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Over the past few months I have been continuously asked about my impressions of the Southern Sudan Referendum. As the days drew near and the week-long voting ended the questions changed to what are my thoughts of eminent division of Sudan. Preliminary results show overwhelming support for secession, which comes as no surprise. I can’t say I didn’t see it coming. It was evident many years prior to this vital decision point. Frankly I am a bit aghast by those who are grieving the eminent division of the country. Honestly the notion of unity crashed, burned and died along with the late Dr. John Garang. The late Southern Sudanese SPLM leader was probably the only one with a visionary view of united Sudan. To many in power it was $$$ that dictated their decisions, both North and South. In focusing only on the last 5 years post the signing of the Comprehensive Peace Agreement it is evident Northern powers that be failed to make unity a viable option for the South and Southerners failed to adequately engage with a government that was half heartedly (if that) supporting their cause.

For me secession is a decision that I have easily come to accept and for the most part many young Sudanese of my generation probably share the same sentiments. The decision to secede in the South is unanimous. For those in the North,some  sympathize with the Southern cause and can understand their desire for self-determination after decades of neglect. Others are tired of constantly hearing blames from the South that it was the North/ Northerners who kept them down, given that Southern Sudan has its own myriad of internal regional issues. It was easy for most Southerners to unite against one common enemy “Northern Sudanese government”. It those who are part of an older era from the North who are lamenting this event. To them their identity is somehow intertwined in Sudan that is known as the largest country in Africa, in a Sudan that represents more 500 ethnic groups and over 200 dialects.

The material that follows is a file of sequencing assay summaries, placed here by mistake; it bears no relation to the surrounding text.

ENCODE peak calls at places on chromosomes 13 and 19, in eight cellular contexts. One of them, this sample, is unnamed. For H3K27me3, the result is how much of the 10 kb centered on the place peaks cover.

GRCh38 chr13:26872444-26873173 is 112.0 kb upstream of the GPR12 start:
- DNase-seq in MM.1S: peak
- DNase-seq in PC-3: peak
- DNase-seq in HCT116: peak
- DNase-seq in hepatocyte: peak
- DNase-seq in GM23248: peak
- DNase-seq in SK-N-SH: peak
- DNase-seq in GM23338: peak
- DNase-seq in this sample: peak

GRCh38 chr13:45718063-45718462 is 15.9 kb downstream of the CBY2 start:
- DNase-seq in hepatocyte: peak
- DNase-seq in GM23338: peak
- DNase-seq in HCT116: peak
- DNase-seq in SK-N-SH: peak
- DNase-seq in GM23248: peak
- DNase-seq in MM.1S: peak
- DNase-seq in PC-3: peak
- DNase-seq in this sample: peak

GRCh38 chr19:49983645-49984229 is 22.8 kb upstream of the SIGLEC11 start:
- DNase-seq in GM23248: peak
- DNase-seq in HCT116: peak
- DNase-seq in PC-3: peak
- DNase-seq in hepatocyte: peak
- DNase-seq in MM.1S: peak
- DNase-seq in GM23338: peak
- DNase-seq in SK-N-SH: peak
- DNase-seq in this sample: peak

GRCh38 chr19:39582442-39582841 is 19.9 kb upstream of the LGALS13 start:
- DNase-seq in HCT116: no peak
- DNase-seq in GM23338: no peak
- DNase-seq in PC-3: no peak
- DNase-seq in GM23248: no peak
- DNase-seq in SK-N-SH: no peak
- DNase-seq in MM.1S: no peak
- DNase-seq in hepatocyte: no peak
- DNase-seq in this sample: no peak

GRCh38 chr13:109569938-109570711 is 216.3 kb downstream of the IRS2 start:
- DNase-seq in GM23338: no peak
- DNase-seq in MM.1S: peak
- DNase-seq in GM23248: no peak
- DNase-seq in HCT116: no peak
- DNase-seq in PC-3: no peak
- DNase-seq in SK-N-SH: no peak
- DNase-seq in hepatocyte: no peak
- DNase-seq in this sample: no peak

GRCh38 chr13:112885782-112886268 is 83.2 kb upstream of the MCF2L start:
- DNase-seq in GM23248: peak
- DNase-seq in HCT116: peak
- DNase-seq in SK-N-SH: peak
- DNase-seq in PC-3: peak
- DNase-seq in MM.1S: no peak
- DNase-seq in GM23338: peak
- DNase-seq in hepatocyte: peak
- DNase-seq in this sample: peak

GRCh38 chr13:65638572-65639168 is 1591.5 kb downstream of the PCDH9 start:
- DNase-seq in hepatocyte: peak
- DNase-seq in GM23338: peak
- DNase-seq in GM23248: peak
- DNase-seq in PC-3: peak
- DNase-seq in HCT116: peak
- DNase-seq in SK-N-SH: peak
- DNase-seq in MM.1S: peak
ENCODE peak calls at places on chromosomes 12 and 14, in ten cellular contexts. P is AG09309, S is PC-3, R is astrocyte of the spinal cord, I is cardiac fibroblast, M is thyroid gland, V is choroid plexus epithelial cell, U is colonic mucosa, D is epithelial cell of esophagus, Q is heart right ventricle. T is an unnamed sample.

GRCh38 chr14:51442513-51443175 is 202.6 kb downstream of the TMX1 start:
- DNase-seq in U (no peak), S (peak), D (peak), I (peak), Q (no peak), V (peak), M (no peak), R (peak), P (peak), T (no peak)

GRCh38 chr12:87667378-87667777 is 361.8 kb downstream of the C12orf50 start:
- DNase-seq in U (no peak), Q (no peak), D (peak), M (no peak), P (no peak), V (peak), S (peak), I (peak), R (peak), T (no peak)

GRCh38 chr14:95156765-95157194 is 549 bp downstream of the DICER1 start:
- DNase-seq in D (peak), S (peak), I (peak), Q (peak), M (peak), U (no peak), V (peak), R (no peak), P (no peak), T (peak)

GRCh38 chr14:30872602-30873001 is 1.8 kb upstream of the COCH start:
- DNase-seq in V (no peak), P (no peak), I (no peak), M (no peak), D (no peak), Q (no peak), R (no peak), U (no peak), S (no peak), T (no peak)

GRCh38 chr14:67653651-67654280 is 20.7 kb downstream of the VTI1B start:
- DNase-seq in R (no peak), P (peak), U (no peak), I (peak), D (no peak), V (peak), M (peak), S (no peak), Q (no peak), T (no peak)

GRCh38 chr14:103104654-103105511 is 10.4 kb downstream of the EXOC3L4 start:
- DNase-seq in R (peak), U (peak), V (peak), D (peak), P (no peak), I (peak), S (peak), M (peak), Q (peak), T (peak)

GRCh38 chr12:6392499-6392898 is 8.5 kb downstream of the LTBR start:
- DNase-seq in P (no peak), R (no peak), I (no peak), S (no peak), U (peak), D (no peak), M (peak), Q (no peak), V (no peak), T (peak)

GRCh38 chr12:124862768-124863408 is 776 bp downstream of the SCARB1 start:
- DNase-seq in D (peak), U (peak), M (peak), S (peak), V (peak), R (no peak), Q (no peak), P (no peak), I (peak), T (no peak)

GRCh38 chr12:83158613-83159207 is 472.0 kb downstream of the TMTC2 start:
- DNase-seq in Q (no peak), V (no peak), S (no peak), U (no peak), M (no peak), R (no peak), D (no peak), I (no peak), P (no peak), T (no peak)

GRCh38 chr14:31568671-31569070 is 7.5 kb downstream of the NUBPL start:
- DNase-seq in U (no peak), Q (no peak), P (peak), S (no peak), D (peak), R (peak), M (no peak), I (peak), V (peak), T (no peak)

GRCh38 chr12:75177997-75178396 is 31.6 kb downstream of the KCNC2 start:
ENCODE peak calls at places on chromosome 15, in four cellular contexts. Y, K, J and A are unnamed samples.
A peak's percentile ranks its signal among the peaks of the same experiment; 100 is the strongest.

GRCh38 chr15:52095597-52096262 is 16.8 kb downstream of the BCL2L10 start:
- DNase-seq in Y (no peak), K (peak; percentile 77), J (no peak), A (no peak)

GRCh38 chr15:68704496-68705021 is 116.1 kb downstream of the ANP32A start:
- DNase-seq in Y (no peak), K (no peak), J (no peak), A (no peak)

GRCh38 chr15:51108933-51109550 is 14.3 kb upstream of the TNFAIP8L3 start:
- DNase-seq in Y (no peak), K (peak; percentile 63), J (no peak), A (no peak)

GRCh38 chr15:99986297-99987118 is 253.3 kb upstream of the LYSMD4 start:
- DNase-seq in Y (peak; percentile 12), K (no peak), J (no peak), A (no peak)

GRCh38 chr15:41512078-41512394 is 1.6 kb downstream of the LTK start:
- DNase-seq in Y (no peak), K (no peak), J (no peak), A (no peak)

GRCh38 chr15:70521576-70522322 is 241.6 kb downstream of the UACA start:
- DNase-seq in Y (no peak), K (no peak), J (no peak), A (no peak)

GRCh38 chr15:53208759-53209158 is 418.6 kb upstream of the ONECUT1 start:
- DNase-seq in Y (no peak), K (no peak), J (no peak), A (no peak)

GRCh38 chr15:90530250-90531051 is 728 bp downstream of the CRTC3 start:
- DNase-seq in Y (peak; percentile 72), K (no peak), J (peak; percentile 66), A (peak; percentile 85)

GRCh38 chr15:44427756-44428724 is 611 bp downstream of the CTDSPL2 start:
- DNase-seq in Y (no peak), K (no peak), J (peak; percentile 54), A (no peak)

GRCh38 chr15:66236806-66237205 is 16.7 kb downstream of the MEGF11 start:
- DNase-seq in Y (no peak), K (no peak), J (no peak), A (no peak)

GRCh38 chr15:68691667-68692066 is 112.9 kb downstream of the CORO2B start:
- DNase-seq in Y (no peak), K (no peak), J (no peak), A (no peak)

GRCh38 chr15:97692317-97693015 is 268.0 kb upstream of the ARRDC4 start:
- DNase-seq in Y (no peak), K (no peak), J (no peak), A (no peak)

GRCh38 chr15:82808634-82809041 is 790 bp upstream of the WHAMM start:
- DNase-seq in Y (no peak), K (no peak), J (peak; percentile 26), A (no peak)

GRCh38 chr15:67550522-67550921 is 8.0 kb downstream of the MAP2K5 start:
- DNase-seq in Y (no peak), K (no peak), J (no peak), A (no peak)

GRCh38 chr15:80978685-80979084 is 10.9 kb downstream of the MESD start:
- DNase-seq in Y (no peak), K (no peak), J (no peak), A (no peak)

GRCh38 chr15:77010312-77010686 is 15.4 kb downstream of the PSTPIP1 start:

In looking ahead, Southern Sudan faces tremendous hurdles to self governance. The region is desperately in need of development. Many in power today were part of the decades-long civil war, making the transition from war to politics can be a challenge. There are too many external influences and too many internal problems between various tribal groups that can destabilize the process of formulating a new nation. The North isn’t in the greatest shape either, standing to lose more than 80% of its oil revenues it has embarked on various austerity measures, which have sparked tensions and riots, well before the Tunisian revolution hit the airwaves. The events that unfolded in Tunis served as a stark reminder to Northern Sudanese governing powers of their precarious position and unstable foundation, that has made them fairly weary. With secession, we stand to see 2 very weak and fragile states that have a very tough uphill battle. The hope is that the oil, which is seen as a “black curse” in many African nations, could be the cure to insuring stability in the region. Both the North and South are starting to realize regardless of the outcome of this secession, they are economically intertwined and need to maintain cordial relations in order to sustain their economies.

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